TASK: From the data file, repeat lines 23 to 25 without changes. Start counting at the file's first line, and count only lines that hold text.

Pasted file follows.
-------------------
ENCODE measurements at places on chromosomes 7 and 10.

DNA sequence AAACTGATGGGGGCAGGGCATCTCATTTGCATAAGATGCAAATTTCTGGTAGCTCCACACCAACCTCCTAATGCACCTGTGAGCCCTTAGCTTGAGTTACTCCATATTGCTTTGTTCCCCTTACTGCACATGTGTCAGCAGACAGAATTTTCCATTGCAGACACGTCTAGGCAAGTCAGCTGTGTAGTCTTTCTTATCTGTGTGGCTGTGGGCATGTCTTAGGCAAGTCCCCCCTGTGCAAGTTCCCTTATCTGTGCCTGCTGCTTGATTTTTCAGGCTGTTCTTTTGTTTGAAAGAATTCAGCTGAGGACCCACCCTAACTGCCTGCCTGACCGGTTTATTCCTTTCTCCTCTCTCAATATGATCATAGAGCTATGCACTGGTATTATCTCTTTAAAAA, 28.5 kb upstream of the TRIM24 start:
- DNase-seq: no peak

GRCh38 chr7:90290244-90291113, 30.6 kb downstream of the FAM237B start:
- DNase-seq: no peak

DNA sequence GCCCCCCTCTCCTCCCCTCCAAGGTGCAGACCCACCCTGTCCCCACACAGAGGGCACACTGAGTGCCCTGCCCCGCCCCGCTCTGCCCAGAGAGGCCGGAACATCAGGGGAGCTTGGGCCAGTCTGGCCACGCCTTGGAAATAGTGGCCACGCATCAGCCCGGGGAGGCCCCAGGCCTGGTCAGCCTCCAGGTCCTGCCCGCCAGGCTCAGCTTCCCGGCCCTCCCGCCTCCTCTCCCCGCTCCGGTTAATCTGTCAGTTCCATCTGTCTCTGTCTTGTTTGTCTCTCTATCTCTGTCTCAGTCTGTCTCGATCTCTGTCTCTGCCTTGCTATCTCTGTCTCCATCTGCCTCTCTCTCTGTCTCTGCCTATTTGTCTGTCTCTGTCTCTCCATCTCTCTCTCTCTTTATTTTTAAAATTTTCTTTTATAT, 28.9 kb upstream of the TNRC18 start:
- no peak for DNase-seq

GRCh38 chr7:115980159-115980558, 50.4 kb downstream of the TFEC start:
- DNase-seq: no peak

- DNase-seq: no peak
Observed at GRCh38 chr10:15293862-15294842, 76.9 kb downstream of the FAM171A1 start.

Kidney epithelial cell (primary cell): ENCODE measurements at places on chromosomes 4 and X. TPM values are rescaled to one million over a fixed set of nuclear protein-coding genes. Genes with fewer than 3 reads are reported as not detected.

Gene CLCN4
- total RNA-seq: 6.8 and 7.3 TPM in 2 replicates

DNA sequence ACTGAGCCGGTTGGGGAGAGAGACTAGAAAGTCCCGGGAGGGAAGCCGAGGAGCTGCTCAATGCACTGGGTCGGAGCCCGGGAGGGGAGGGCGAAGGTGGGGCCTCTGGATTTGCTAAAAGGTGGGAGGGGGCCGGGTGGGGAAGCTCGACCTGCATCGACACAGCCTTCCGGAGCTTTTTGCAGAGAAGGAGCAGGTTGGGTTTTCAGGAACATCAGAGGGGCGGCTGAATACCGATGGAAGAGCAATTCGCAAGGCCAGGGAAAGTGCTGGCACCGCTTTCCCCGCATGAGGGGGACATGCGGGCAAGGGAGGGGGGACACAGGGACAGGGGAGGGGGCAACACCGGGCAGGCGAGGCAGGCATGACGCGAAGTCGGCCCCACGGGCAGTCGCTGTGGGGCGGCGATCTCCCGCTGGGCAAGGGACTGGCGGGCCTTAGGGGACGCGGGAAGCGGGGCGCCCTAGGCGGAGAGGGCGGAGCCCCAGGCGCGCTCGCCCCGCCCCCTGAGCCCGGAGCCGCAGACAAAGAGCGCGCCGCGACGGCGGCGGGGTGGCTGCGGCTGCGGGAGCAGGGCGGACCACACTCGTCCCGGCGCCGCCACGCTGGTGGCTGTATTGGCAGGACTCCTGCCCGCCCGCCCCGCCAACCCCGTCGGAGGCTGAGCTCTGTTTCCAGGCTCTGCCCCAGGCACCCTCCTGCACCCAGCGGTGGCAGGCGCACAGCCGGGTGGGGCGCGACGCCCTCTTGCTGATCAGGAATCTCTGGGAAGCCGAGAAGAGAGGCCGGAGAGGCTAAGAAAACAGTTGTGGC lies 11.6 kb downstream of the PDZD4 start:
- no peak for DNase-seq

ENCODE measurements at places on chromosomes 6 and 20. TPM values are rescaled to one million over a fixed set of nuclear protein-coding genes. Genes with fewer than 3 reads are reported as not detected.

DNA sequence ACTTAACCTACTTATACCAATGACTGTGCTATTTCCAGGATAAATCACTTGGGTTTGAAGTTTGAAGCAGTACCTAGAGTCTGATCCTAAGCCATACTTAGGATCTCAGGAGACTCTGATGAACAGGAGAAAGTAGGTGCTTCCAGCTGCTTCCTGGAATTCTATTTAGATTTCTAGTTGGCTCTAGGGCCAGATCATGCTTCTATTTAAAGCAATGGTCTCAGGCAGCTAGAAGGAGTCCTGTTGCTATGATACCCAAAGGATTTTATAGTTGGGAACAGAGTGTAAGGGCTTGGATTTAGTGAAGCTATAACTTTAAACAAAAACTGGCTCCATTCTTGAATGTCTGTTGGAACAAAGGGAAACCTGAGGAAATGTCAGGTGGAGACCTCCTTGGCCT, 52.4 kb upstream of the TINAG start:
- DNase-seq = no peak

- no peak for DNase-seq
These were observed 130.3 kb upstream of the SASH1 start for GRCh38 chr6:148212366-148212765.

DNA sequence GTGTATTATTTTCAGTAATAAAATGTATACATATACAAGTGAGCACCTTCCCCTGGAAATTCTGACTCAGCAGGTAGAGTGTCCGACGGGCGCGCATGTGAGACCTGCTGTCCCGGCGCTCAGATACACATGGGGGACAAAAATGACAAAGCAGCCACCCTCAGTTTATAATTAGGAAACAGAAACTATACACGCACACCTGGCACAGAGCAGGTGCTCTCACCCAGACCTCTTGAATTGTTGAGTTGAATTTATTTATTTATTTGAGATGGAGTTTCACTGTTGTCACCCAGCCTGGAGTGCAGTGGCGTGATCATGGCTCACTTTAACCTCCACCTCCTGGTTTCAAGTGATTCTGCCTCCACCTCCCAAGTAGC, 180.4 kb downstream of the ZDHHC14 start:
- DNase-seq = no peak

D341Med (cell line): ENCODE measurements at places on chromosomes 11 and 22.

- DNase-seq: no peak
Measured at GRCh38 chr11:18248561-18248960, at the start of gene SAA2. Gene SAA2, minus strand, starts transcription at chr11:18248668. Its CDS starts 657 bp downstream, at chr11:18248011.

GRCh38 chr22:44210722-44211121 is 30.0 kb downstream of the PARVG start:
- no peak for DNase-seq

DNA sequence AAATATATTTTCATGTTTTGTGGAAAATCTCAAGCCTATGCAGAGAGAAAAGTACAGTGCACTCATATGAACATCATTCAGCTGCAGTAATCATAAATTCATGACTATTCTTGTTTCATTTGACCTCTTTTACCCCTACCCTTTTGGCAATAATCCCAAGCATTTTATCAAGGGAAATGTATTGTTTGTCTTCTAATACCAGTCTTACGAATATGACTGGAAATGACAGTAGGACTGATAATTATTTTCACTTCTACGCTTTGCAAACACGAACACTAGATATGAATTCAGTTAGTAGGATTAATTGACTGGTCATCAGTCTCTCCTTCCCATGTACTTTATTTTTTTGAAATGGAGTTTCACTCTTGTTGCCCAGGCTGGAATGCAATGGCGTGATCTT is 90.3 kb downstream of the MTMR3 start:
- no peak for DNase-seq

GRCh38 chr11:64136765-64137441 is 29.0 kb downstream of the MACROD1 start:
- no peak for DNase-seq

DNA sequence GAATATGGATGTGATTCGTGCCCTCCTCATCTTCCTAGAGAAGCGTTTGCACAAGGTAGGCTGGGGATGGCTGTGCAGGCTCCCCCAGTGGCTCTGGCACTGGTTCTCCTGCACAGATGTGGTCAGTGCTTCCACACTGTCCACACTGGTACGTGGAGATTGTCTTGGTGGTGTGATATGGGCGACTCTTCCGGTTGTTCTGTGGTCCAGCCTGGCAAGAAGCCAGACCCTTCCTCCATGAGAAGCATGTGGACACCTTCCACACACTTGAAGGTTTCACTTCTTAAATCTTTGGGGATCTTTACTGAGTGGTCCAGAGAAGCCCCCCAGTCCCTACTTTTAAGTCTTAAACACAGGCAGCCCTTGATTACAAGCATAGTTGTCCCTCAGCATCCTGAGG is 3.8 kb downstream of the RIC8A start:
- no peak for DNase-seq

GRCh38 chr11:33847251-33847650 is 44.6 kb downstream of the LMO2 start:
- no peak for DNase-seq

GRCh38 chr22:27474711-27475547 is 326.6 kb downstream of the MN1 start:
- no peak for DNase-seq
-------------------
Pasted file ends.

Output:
- DNase-seq = no peak

D341Med (cell line): ENCODE measurements at places on chromosomes 11 and 22.

- DNase-seq: no peak